Torture, then, plays a prominent (visual) role in the film, but what does it mean to say that Zero Dark Thirty supports or justifies torture? This (alleged) aspect of the film is particularly galling, so the argument goes, because torture played no role in locating or eliminating bin Laden. It is thus historically inaccurate, morally repellent, and politically dangerous. Whether the film effectively advocates the use of torture is not only a question difficult to answer, it may actually miss the point.
The case for torture tends to rely, ultimately, on the coercive power of a ticking time bomb scenario. “Who would not agree to torture as long as it would save (an untold number of) innocent lives,” advocates demand to know? Once such agreement is exacted, it (supposedly) opens the floodgates to an otherwise forbidden practice. Torture, then, justifies itself along narrow instrumental lines. We need to know something now to stop an unspeakable atrocity from happening and torture alone can produce the necessary knowledge. Proponents of torture, that is, do not justify it by claiming that if enough people are captured and subjected to criminal treatment, sooner or later a piece of information might be generated that, in turn, might prove useful at a later date, even ten years later, for another purpose altogether. Yet is that not roughly the brutal, ugly scenario depicted in Zero Dark Thirty? Doesn’t the torture depicted feature a man, Ammar, who may or may not be a Saudi, being questioned on a matter having nothing whatsoever to do with Osama bin Laden or his location? What’s more, torture does not actually get Ammar to talk. Two C.I.A. agents trick Ammar into believing he has talked (but has no memory of it), thus leading him actually to talk. True, they are clever enough to take advantage of torture’s manifest failure, but it did fail. They seem surprised by this realization, but they do—because they must—adjust to it. The film thus depicts the corruption of two C.I.A. case officers, standing in for America, who cannot see how far they have fallen as they can just as easily waterboard or feed another human being (Ammar) under their control. What’s more, throughout the film terrorists implement one successful terrorist attack after another (in London, Saudi Arabia, Islamabad, an American military facility) despite the widespread torture being practiced to prevent it. Still, the torture continues.
At the close of the film, following bin Laden’s execution, Maya is seen sitting alone in a C-130, weeping. This follows a scene in which she confirms it is bin Laden who has been killed, a moment that brings her no apparent satisfaction, let alone joy, which is remarkable since a great enemy has been defeated. What might the tears mean? Does she finally appreciate the cost of the ten-year mission-cum-obsession she pursued? The very moral and political values she swore to uphold were repeatedly violated, even destroyed. She has become, at best, not at all dissimilar from the enemy she hates. Does she sense that this convergence was too high a price to pay, that she cannot justify what she condoned and committed? In the wake of bin Laden’s death, she might be remembering the ugly confrontation she initiated with Joseph Bradley, C.I.A. station chief in Istanbul, who told her that bin Laden was an irrelevancy, old news, no longer a prominent player in the new al-Qaeda. Bradley was focused on defending the country against real, active threats, not old ghosts. Maya was only able to see her grand obsession to its conclusion by effectively threatening Bradley with public career suicide. Bradley, recognizing a deranged fanatic when confronted and assaulted by one, relents. This did not make what he said wrong—anything but, since Maya barely makes a case for her obsession. Bradley recognizes that she cannot hear what he is saying and merely chooses a pragmatic course of action when giving her the resources she demands to (possibly) consummate her hunt. Maya does succeed; bin Laden is assassinated.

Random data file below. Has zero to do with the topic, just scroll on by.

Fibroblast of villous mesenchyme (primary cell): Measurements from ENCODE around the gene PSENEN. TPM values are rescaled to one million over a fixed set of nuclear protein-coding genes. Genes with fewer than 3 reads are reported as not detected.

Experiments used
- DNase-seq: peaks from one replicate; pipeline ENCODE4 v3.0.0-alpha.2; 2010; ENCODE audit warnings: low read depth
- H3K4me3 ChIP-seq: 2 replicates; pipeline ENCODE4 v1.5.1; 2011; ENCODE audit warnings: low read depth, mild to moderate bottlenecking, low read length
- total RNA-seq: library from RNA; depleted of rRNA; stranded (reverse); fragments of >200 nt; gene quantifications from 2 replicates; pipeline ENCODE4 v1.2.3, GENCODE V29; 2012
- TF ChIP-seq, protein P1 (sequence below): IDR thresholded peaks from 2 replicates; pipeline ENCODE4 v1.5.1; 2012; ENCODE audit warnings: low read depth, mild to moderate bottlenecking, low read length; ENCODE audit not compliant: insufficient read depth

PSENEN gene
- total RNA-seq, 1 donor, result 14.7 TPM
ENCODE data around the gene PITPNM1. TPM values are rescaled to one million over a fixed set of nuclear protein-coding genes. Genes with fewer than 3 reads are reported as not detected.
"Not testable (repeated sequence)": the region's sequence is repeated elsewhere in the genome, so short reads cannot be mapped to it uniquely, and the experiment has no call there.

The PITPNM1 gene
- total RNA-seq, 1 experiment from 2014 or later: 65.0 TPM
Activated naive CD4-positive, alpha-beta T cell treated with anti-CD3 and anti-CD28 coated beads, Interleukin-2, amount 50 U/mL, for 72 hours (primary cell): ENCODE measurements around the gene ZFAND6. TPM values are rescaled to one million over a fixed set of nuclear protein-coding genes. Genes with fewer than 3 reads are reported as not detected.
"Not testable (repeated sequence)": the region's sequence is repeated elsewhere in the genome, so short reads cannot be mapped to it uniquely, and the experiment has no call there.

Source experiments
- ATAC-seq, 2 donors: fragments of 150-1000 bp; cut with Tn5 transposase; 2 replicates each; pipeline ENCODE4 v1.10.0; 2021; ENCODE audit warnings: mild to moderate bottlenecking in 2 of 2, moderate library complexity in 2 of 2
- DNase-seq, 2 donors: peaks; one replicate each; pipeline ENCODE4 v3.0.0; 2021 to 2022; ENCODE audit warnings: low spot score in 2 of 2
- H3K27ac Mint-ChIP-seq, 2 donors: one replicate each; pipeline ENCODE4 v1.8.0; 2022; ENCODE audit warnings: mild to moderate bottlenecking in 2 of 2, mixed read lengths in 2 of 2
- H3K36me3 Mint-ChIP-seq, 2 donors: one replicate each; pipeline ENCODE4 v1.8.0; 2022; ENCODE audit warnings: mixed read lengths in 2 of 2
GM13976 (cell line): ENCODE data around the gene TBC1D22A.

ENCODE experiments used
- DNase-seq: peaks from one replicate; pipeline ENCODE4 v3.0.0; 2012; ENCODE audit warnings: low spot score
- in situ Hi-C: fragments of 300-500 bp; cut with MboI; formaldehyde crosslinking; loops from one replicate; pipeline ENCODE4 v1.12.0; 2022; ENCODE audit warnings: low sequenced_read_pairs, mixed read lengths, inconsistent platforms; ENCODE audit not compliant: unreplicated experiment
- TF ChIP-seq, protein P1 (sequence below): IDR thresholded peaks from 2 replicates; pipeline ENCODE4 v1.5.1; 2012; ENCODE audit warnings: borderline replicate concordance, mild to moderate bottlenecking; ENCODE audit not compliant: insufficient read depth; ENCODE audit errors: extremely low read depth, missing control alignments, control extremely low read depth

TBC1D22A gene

Yet as an act of revenge it is unsatisfying, impotent even: it can’t undo bin Laden’s 9/11 triumph. Nor can it be said convincingly to enhance America’s security. He can and will be replaced. Moreover, as Taibbi notes, bin Laden succeeded along another, more insidious dimension than the attacks themselves. He wanted to provoke the United States into a barbaric response, committing deeds that revealed its true character. Taibbi concludes (and this accounts for his outrage) that Zero Dark Thirty celebrates this response; I would argue it exposes it.
As the film concludes, the futility, perhaps absurdity of Maya’s actions may suddenly be dawning on her, at least at a visceral level. The somber mood of the film peaks and exudes a feeling of cold emptiness. Taibbi rejects this reading (of regret) of the film and does so, oddly enough, because it is a “reading in,” as if he is not also interpreting the film as he condemns it. Critics like Mayer and Taibbi want to be able to moralize; they want a film like Zero Dark Thirty to rebuke and castigate torture in no uncertain terms; they don’t want (or trust) the audience to do any difficult, critical interpretive work, to discern the tragedy (the self-destruction) unfolding before them and their own implication in it. But isn’t that the only way to prevent future self-inflicted disasters, to come to a realization on our own rather than through another’s hectoring?